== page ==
Kian Gohar:
And so because there's been this dramatic push to the cloud for the last two years, we're now also seeing a lot of these smaller AI services actually join these larger platforms to then have this overarching platform that smaller companies can tap into and rent as a service on a pay per use basis and be able to scale it when they need it, rather than having to build it internally on their own. And so this has been like really powerful.

Kian Gohar:
And I'll give you some sort of ideas or some applications that are happening right now in the world of AI as a service. And a lot of it is still pretty much under the radar and it's not being advertised. But for example, we're seeing GitHub using recommendation engines to software developers to be able to identify the right kind of code that they need to be able to then, you know, build the new programs. We're seeing chat bots on AI as a service use natural language processing to be able to provide better customer service. You're seeing this across so many different companies across the world that have chat bots. They're all being powered by A.I. as a service. You have also, for example, Grammarly, which is a real time recommendation engine for grammar, being used on Microsoft documents.

Kian Gohar:
And so, you know, think about all of these various narrow AI that's been developed over the last few years. And instead of buying those individually, they're now being democratized access on platforms that we're familiar with, for example, Amazon Personalize or Google Cloud or Microsoft Azure. And so I think what we're going to see over the next 5 to 7 years is that you're going to have A.I. built into everything that we have. And it's not that you're going to buy it. You're not going to buy or build it in house. You're actually going to leverage these A.I. as a service platforms to be able to accomplish the things that you want.

Kian Gohar:
And we'll get to the point where, and I love this quote from Mark Weiser, who used to be the CTO of Xerox PARC. And he said, You know, the most profound technology just disappears and they weave themselves into everyday things and then ultimately become indistinguishable. And that's the technology that wins. And that's what's going to happen in the world of AI is going to be on the cloud being use as a service. And we're not going to know whether it's on the cloud or as a service or we don't, we don't really care what it's called, but we know that in the next 5 to 7 years, it will be built into every single platform that we have, and you'll either have an AI-led company or you won't have a company. And so this is sort of where I see like this future of technology emerging to be able to then lean in to people to use these collaborative tools in a much more effective way, even if they don't have either the computation in-house or the software in-house or the programmers in-house to do that, you don't need to do that anymore. You just basically rent it and then you scale it up.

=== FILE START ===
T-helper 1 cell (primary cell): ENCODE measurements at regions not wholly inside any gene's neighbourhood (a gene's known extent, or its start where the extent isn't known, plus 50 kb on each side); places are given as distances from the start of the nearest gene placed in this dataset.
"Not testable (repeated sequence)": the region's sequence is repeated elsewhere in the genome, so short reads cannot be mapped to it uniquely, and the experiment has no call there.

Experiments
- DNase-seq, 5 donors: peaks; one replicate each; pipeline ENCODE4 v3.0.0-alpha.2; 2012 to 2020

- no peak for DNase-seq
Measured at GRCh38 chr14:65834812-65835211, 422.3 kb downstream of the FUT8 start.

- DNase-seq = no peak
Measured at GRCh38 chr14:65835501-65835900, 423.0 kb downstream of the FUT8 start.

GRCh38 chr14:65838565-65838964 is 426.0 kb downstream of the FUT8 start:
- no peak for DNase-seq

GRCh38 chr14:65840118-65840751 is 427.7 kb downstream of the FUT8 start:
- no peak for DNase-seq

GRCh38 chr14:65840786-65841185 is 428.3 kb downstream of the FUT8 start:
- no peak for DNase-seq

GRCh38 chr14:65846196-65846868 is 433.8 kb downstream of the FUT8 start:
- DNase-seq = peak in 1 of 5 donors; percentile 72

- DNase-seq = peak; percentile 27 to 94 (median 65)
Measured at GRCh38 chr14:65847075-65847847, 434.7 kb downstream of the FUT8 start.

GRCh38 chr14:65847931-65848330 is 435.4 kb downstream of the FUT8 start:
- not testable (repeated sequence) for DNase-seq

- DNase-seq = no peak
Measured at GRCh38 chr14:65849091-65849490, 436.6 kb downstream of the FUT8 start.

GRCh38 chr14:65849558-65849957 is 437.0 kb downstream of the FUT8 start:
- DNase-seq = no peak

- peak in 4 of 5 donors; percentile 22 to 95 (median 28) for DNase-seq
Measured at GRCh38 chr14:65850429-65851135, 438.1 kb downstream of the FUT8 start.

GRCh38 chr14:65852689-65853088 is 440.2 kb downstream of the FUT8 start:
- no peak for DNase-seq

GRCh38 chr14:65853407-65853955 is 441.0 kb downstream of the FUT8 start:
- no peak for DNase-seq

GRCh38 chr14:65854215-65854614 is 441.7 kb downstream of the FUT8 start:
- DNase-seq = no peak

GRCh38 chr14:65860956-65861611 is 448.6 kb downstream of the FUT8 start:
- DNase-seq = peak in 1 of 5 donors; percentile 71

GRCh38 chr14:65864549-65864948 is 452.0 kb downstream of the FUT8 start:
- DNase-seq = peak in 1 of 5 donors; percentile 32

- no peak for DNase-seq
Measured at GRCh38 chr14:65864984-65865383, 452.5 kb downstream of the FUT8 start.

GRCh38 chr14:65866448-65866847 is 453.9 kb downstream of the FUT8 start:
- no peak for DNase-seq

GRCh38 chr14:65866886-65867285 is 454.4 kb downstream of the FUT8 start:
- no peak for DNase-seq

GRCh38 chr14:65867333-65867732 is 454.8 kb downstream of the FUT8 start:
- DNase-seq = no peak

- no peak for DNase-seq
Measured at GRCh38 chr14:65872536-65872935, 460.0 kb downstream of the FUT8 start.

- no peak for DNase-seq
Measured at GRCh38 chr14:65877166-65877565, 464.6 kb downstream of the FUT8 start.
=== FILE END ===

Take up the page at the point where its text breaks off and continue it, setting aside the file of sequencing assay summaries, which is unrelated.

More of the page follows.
Mari Joller:
Yeah, so interesting. It's really about scaling new capabilities and leveraging the tool to kind of level up or level up to 100 x what you can do with your teams and competencies with the right tools. So I want to wrap it up. You know, this is Snackable. So we try to keep it short. Our whole, you know, mission is saying that people don't have to do audio too long doing this. And so we definitely don't want to trigger that in people. But to wrap up, I couldn't let you leave without asking, you know, what's your one piece of advice to people listening to this and wondering how will they thrive in this new world of work?

What’s your one piece of advice for people to thrive in the new world of work?

Kian Gohar:
Yeah, that's a great question. And as we think about sort of this new world that we live in and we're revamping assumptions again, you know, we're no longer living in a remote world, but it's going to be a hybrid. What does that mean in terms of how you collaborate? Who goes to the office, who can work remotely, what task can be done differently? My recommendation really is to step back and do an inventory of all the various collaboration tools that you might have at your disposal in your company right now and figure out what are those digital collaboration tools that you can use. And some companies may have more than others. And then I would say, let's, you know, map out what are some of the tasks that you need to accomplish to be really effective at collaboration on your team, and then compare this map of the tools that you have versus task I need to accomplish and see where is the shortfall.

Kian Gohar:
Right. And then if you have a shortfall in particular areas, then go out and identify those collaboration tools that can help you be more effective in this hybrid role, which I think, you know, Snackable is very powerful because like you said, we're going to be consuming so much amount of video and audio content. How do we make sure that our teams that are distributed are getting access to the most important piece of information that allows them to work effectively? And so my recommendation is to do an inventory of the digital tools that you have for collaboration and then map that on to sort of task the needs accomplish. And if you have a shortfall, then go find those digital tools like Snackable, which will help you collaborate more effectively.

Mari Joller:
Thank you, Kian. So great to have you here today. Let's wrap up with that. Congrats on the book and we'll talk again soon.

Kian Gohar:
Thank you so much. Yeah, it's been a real pleasure. And if you want to learn more, you can always Google me. And thanks again Mari for having me. I'm a big fan and just really grateful for the time we had together.

Mari Joller:
Thanks.